Lack of emotional attunement also makes it hard for you to deeply connect with others and understand your partner’s and children’s feelings.

The Connection Between CEN and Codependency

I have been counseling adult children of dysfunctional families and people struggling with codependency for over two decades. When I started learning about Childhood Emotional Neglect, I immediately noticed an overlap between CEN and codependency. It makes sense that if you grew up with a dysfunctional or overwhelmed parent or caregiver, your emotional needs weren’t noticed and met, and you likely experienced CEN.

Individuals with CEN and codependency may both struggle with:

By recognizing the signs of CEN, understanding its impact, and seeking support, you can learn to build healthier relationships and develop a stronger sense of self. Remember, it’s never too late to learn how to give yourself the emotional attention you deserve.

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©2024 Dr. Sharon Martin, LCSW. All rights reserved. Photos courtesy of Canva.com.

Sharon Martin, DSW, LCSW is a psychotherapist and author specializing in codependency recovery. For the past 25 years, she’s been helping people-pleasers, perfectionists, and adult children overcome self-doubt and shame, embrace their imperfections, and set boundaries. Dr. Martin writes the popular blog Conquering Codependency for Psychology Today and is the author of The CBT Workbook for Perfectionism and The Better Boundaries Workbook.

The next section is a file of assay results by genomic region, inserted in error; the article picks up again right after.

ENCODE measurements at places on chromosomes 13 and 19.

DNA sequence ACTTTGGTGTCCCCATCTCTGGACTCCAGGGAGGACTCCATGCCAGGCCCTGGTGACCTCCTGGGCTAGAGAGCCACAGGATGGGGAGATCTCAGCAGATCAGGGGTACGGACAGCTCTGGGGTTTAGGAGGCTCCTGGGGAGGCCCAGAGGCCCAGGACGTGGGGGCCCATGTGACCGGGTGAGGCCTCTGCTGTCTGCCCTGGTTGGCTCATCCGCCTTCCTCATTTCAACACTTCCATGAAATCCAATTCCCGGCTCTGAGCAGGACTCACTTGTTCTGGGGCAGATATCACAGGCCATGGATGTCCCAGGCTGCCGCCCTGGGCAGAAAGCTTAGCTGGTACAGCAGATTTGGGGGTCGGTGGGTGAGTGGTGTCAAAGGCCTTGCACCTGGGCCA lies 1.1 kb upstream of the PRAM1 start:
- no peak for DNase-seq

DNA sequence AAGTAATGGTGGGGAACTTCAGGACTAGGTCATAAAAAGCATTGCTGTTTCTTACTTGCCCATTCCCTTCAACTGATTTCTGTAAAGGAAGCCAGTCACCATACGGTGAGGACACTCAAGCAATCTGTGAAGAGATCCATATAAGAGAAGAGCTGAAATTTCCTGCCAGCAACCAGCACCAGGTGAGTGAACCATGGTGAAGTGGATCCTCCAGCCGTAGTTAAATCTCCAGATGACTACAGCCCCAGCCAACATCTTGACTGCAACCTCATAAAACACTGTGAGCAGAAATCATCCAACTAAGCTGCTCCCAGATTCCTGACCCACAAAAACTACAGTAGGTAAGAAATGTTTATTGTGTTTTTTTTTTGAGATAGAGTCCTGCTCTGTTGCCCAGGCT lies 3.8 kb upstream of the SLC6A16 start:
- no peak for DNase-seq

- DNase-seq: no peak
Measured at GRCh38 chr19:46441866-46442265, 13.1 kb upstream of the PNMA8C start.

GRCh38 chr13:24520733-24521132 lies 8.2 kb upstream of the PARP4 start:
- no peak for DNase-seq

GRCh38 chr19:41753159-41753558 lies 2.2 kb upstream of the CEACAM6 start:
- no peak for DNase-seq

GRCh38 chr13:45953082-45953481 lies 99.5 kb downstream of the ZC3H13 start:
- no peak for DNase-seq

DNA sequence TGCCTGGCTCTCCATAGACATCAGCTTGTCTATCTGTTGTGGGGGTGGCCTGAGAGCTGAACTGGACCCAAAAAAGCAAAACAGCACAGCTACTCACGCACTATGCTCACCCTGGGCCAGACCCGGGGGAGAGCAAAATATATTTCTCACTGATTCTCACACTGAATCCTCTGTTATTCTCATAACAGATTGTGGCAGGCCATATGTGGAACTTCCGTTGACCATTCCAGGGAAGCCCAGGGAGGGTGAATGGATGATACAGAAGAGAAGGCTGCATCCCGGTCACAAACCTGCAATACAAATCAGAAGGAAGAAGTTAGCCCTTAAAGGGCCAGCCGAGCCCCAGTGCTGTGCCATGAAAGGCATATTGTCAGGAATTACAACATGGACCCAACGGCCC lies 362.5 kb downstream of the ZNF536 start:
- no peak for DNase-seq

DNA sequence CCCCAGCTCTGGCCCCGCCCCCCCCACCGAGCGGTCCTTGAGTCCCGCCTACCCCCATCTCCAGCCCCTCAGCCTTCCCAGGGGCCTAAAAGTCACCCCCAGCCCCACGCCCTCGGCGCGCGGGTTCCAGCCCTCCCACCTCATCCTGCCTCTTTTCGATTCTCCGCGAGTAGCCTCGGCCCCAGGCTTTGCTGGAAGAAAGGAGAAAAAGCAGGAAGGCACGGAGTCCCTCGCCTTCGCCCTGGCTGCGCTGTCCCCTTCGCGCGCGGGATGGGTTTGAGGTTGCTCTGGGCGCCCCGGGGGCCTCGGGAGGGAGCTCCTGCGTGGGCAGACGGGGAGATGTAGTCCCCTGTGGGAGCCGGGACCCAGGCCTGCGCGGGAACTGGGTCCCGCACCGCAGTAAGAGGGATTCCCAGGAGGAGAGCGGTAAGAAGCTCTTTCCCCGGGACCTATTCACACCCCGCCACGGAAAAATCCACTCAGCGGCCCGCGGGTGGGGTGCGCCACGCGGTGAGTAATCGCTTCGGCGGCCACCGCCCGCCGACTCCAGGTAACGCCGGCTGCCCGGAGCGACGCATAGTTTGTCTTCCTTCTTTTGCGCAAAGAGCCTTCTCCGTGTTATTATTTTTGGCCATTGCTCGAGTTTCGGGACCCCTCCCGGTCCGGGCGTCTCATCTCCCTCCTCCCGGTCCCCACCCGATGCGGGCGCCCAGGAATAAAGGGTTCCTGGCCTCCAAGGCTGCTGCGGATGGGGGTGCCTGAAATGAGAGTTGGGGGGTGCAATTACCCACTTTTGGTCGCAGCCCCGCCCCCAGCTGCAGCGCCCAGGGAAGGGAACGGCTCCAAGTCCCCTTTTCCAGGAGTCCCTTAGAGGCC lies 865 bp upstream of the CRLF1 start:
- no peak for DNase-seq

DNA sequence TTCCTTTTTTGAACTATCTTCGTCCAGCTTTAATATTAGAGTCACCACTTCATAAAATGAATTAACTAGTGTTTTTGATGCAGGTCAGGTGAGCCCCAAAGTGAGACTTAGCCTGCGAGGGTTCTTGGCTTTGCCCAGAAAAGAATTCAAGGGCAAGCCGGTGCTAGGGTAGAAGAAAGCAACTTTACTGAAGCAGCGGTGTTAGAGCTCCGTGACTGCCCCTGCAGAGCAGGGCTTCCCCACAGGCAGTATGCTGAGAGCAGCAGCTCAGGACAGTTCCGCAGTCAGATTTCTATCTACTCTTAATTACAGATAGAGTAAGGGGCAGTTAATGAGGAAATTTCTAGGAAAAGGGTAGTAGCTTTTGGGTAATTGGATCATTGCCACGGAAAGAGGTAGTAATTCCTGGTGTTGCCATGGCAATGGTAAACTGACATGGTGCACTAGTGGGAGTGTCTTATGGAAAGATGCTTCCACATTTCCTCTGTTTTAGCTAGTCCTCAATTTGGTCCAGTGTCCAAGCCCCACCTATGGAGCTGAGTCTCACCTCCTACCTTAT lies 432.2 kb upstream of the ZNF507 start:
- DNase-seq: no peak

2 thoughts on “What Is Childhood Emotional Neglect?”

  1. Thank you for another great article! Do you have any experience with people on the autism spectrum, or people who are Neurodiverse? Your description of the symptoms of childhood emotional neglect sounds very similar to what a person on the spectrum might feel.

  2. hello Sharon
    i commend you on your work and the way that i can so often see myself in the articles you publish .
    Today especially the Chikd hood emotional neglect .
    I have related to this for a long time and so often i denied that it happened to me .
    Your introduction to the topic described how i know i was my childhood .
    The freedom for me has come by excepting this about me and also my understanding how my parents most likely were “running on empty” . i shall call it benevolent neglect .
    Knowing and excepting has been a powerful way to evoke change in who i am . Self excepting and self love have changed me .
    Thank you once again for addressing these and other issue that you do so very well .
    Kenn